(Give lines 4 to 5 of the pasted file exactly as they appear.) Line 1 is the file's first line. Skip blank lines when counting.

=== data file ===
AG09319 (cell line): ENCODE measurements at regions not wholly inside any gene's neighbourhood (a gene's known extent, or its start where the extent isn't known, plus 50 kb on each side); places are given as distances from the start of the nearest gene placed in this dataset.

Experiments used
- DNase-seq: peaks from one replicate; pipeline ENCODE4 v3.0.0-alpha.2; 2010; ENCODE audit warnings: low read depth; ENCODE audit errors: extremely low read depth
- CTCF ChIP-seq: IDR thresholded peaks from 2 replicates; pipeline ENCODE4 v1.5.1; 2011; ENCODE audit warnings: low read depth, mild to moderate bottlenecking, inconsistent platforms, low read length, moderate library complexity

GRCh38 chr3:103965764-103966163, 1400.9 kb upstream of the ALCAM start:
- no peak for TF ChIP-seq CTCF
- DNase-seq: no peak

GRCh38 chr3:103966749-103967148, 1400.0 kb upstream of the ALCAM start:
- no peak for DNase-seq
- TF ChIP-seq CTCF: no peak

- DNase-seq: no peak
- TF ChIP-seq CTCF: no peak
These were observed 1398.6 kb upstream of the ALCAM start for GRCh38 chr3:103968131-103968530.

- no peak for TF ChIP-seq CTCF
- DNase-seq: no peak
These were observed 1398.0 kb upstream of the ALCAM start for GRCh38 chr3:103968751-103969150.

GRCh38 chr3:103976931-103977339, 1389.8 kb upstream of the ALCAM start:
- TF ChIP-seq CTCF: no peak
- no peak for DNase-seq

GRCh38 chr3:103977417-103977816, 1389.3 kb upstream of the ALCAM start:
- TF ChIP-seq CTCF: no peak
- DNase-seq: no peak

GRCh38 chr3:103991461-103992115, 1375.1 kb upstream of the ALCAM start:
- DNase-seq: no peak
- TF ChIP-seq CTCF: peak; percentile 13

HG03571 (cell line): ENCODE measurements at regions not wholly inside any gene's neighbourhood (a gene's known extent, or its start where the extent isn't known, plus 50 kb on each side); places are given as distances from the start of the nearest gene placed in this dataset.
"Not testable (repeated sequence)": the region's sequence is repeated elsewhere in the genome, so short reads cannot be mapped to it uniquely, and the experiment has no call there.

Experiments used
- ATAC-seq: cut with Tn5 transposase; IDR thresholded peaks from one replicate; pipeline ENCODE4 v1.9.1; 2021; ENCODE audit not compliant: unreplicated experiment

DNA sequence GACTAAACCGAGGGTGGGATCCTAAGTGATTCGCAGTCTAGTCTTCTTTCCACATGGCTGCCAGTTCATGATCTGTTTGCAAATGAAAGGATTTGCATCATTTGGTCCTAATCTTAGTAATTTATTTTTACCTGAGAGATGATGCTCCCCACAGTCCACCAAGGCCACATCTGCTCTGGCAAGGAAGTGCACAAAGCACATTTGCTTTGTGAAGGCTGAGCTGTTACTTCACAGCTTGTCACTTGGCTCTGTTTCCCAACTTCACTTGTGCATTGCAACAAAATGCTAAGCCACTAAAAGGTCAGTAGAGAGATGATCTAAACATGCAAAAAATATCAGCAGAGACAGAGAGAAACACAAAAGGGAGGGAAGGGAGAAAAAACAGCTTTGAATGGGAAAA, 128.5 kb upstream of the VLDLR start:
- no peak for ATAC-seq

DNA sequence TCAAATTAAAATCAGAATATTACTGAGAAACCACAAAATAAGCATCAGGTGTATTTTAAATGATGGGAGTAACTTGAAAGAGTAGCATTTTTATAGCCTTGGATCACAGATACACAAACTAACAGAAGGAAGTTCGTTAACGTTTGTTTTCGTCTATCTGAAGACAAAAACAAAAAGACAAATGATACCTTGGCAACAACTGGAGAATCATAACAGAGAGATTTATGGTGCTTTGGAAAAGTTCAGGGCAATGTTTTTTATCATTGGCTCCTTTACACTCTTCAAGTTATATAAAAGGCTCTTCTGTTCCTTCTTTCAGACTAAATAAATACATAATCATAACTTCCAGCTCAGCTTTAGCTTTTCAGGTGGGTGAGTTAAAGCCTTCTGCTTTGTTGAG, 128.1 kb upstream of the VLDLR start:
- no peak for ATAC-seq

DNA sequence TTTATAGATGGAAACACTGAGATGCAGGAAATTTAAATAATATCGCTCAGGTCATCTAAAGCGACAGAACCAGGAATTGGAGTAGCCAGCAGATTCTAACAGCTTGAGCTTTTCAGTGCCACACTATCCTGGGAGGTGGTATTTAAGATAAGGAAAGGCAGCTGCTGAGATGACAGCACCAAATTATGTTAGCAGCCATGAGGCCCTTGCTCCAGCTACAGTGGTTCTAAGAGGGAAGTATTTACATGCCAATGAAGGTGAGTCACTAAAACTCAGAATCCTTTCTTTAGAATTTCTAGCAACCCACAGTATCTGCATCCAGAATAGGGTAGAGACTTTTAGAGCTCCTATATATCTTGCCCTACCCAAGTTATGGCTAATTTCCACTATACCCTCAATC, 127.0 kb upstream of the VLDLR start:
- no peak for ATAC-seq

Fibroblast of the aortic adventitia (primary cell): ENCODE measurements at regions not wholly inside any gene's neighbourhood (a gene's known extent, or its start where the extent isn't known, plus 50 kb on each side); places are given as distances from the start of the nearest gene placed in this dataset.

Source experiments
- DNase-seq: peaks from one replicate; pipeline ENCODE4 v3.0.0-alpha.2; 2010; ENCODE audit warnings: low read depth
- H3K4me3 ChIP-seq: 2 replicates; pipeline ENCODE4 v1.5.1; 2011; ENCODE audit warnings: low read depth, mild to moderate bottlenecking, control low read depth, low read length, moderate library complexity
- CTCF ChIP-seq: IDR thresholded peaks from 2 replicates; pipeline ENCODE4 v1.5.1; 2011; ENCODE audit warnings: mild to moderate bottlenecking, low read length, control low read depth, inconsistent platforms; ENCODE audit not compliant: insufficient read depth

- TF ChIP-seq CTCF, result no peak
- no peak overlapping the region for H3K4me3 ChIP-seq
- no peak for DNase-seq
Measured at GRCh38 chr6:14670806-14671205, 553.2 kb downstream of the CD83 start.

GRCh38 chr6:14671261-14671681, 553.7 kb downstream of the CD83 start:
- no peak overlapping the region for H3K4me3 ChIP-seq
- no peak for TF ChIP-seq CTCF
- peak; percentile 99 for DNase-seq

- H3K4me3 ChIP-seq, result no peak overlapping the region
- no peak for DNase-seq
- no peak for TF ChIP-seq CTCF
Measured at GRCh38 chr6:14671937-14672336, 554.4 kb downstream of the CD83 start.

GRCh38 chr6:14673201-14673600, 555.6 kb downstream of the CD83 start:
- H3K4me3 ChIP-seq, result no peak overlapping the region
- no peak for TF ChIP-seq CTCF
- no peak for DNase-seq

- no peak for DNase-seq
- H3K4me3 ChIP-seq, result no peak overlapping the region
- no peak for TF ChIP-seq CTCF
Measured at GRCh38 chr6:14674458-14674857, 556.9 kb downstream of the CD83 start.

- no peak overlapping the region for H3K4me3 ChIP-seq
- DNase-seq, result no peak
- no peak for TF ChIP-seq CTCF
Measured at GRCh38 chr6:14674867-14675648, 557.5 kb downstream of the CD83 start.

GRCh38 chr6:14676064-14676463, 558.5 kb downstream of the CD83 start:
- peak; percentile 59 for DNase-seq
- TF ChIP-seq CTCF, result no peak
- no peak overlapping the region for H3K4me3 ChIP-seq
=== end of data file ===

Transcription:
- CTCF ChIP-seq: IDR thresholded peaks from 2 replicates; pipeline ENCODE4 v1.5.1; 2011; ENCODE audit warnings: low read depth, mild to moderate bottlenecking, inconsistent platforms, low read length, moderate library complexity

GRCh38 chr3:103965764-103966163, 1400.9 kb upstream of the ALCAM start: